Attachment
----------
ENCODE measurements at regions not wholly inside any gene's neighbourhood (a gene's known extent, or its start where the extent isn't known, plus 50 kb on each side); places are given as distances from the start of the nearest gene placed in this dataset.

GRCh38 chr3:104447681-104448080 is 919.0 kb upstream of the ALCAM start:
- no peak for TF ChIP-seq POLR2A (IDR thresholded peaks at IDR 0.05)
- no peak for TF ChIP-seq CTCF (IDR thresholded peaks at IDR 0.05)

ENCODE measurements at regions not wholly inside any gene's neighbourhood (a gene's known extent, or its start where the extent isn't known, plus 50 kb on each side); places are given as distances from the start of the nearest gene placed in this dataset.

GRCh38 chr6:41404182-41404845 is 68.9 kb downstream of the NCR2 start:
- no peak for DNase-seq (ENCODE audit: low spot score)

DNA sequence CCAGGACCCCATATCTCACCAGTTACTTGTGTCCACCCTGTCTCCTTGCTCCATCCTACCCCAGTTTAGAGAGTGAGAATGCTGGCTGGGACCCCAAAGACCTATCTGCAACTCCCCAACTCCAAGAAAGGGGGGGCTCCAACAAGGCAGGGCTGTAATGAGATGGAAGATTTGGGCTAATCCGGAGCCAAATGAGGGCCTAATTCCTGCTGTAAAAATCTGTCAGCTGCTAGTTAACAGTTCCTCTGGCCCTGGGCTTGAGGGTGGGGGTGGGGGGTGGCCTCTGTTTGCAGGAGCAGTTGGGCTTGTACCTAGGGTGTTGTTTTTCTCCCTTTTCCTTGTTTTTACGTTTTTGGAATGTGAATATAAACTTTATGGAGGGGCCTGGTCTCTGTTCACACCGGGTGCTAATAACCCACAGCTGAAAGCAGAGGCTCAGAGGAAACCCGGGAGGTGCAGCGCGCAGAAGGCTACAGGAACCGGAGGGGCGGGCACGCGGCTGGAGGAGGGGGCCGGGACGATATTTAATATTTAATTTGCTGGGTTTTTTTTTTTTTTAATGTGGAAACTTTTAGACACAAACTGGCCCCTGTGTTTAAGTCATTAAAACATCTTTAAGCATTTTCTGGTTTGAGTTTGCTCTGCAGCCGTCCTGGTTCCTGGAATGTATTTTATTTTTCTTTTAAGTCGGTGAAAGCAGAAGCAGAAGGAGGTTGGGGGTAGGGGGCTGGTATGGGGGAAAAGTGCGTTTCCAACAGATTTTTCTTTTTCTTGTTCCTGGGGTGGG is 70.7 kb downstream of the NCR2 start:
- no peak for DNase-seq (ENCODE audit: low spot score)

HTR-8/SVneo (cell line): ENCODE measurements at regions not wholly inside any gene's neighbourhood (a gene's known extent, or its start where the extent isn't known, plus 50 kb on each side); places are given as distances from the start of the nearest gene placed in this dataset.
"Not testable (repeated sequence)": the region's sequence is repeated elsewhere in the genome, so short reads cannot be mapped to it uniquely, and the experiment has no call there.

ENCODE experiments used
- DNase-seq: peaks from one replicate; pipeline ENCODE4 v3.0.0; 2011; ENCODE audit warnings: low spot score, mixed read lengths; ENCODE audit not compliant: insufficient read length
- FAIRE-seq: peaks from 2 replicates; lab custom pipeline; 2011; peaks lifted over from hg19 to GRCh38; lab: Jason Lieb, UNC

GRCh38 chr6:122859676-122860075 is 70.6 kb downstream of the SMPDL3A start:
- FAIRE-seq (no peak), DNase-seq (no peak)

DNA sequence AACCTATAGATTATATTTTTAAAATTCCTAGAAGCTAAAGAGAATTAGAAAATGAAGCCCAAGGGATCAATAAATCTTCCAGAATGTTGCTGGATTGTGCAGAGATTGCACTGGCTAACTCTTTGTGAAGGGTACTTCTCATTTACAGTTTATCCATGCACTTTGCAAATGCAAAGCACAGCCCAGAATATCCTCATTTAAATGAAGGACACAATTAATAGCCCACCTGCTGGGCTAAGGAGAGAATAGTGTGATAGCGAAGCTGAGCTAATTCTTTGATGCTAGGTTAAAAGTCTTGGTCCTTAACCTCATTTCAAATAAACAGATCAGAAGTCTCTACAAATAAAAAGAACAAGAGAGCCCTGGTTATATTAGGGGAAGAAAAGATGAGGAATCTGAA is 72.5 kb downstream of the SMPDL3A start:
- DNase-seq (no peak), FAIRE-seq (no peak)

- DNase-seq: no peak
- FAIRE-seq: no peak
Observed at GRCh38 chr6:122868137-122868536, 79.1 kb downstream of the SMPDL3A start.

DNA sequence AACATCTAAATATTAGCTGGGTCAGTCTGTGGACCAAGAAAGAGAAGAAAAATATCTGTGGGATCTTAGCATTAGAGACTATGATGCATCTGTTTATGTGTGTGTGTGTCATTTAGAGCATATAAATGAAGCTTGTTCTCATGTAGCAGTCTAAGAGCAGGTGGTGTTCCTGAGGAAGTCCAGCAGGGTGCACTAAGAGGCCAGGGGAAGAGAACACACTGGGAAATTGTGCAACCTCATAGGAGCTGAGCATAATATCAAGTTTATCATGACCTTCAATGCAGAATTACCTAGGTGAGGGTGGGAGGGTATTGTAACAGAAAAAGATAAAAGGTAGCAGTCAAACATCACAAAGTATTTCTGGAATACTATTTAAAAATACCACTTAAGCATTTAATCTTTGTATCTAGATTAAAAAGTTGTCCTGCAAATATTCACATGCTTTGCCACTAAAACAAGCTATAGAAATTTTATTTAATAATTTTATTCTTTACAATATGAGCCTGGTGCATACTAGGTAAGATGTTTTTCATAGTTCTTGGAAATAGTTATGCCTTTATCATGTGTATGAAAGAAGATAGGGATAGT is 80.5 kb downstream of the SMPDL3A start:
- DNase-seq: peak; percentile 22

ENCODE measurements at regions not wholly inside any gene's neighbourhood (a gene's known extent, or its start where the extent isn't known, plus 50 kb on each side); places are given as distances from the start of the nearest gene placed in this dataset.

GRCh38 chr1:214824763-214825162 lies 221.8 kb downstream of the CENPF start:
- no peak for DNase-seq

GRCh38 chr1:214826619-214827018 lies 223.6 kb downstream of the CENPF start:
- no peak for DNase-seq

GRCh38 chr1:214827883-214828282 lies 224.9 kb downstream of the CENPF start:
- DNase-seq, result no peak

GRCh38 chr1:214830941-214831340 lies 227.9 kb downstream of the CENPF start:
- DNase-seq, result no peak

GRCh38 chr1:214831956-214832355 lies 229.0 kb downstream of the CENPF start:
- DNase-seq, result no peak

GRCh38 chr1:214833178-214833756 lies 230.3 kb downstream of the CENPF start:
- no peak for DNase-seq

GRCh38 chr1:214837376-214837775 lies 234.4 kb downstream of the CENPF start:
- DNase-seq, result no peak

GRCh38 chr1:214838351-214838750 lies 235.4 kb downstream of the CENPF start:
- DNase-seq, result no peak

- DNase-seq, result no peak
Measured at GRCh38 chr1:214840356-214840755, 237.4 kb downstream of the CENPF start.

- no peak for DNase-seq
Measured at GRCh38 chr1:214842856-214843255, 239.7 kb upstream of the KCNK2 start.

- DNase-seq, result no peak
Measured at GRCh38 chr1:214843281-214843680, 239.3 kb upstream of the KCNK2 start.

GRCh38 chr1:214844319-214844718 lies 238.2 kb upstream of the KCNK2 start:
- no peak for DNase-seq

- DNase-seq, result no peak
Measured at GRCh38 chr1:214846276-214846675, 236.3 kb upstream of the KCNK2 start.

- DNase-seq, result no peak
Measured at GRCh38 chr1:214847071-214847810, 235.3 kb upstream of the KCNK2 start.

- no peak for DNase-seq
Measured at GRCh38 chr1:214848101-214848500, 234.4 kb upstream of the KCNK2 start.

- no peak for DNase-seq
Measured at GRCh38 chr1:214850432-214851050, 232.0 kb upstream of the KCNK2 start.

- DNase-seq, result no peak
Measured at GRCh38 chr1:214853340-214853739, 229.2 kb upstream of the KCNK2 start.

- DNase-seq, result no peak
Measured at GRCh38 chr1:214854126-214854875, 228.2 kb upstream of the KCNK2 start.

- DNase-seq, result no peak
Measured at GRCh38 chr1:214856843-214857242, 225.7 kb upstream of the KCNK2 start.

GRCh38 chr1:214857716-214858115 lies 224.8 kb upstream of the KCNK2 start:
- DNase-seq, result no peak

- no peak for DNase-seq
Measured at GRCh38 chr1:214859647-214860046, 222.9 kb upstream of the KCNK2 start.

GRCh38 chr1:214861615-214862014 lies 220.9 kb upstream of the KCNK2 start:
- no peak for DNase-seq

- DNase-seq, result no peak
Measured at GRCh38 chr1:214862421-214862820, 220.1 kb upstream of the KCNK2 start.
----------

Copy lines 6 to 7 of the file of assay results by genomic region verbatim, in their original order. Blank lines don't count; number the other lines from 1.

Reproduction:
GRCh38 chr6:41404182-41404845 is 68.9 kb downstream of the NCR2 start:
- no peak for DNase-seq (ENCODE audit: low spot score)